Now, let’s move on to the big news… Last month, rumors began circulating again that Facebook would launch its own crypto called Facebook Coin.
What does this mean for the crypto space?
Teeka: Facebook isn’t the only big institution launching its own coin. JPMorgan Chase is coming out with its “JPM Coin,” too.
But let me be clear: These coins aren’t cryptocurrencies. They’re derivatives—ways of moving money across networks. So they’re really not much different from PayPal, Venmo, or Cash App.
But what’s very interesting is that, for much of last year, these two big companies claimed to completely hate crypto.
For a while, Facebook banned crypto ads. But it reversed the ban just before it started working on its own coin. And JPMorgan CEO Jamie Dimon infamously called bitcoin a “fraud.” Yet, his company is now using cryptographic tokens to move money around.
The fact that this technology is getting co-opted by some of the biggest players on Wall Street and in Silicon Valley is very positive for crypto.
In fact, I’ve been saying that 2019 would be the year of Wall Street greed. And my thesis is playing out with these big institutions entering the space…
As more people get exposed to crypto-like assets and functionality, they’ll understand how much more powerful bitcoin and ether are compared to JPM Coin and Facebook Coin.
Now, I know a lot of people are wondering whether JPM Coin or Facebook Coin will kill the rest of the crypto space. But the answer is, of course not… They’re just internal coins. They’ll only make the rest of the crypto space much bigger.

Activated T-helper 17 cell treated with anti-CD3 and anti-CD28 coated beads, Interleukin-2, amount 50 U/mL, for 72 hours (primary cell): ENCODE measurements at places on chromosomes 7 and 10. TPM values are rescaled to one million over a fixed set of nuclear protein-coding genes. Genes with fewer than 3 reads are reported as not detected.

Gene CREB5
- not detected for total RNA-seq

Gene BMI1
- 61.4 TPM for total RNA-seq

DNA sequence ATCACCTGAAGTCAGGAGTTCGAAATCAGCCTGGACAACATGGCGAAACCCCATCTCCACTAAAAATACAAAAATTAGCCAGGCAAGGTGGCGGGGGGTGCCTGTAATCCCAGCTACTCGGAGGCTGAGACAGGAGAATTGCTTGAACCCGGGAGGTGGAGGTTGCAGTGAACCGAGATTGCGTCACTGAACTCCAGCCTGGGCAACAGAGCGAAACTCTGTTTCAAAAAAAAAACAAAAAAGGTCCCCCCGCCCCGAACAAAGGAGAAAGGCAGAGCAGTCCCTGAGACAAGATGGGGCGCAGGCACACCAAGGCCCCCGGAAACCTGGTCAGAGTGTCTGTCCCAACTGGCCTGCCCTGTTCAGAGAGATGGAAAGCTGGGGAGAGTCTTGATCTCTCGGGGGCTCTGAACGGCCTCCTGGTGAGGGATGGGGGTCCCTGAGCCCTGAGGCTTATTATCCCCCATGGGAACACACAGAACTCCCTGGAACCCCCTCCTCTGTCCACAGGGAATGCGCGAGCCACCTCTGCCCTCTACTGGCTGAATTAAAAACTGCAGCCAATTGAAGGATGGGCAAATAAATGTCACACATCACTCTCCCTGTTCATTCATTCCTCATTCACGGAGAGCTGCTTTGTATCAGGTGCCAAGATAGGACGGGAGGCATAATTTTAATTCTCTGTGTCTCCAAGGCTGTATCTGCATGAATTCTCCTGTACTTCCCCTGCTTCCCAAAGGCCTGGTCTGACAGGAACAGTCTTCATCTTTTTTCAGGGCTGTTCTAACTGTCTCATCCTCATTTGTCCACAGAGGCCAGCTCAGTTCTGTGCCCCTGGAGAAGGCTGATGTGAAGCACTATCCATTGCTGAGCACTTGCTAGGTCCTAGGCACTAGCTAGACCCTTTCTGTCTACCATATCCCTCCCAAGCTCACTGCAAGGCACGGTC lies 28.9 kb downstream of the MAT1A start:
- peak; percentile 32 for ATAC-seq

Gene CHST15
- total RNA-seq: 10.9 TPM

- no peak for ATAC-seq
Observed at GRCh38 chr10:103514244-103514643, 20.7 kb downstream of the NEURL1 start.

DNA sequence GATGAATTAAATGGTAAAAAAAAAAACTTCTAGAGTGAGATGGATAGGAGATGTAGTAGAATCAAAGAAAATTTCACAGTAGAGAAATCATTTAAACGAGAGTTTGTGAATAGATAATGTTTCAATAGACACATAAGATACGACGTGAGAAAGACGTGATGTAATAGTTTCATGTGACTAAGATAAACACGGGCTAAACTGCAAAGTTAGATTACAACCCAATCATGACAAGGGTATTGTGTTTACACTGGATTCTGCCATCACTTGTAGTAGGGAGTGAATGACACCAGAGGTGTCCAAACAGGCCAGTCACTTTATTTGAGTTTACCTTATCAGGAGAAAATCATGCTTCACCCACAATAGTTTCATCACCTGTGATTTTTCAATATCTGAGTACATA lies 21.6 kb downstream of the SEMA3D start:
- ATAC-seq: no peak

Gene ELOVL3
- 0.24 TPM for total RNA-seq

Nick: How will they do that?
Teeka: The best parallel I can draw is with the internet.
During the internet’s early days, you saw major corporations create their own internal internets, called “intranets.” These were private networks used to disseminate information to employees about projects and customers, for instance.
Well, here we are 20 years later… and nobody uses intranets anymore. They were a complete flop. And the same may happen with these private coins.
At the end of the day, I believe—and my team also believes—that in terms of remittances and distributed applications, public blockchains like bitcoin and Ethereum will be the leaders in the crypto space. That’s where most of the development will take place.
But again, the big players will expose people to crypto…
Facebook has 2.3 billion users it’ll need to educate about crypto coins… how to use them… and how to store them in wallets. And that’ll essentially grow the entire market for—and enable widespread adoption of—true crypto assets like bitcoin and ether.
So Facebook and JPMorgan will expose people to the crypto space, just like intranets exposed people to the public internet.
Nick: And before I let you go, I know you’ve been attending conferences in Hong Kong and Singapore. Have there been any big developments there?
Teeka: Yes… and the key takeaway is that Asia is booming.
The stores in Hong Kong and Singapore are bursting with consumers. I haven’t seen conspicuous consumption like this since New York City in the 1980s.
The other key insight I had is that Southeast Asia—a region of over 600 million consumers—is growing at a breakneck pace.
If I were a young tech entrepreneur, I’d target Southeast Asia. There’s a full-scale tech war going on in the region. The big players are going all-out to capture as much of the market share as they can.
It’s definitely a place we want to get some exposure to. So I’m looking forward to unearthing some ideas we can invest in.
Nick: Can’t wait to hear about them. Thanks again, T.
Teeka: You’re welcome.
Nick’s Note: If you have any questions for Teeka, send them to us right here. Just remember, we can’t give individualized advice.
On Wednesday at 8 p.m. ET, legendary speculator and longtime PBRG friend Doug Casey will reveal five controversial predictions for 2019 and beyond…
These forecasts are too outrageous to reveal here—and you can only see Doug discuss them during his live event.
But you can click the trailer below to watch a preview of—and reserve your ticket for—Totally Incorrect: LIVE…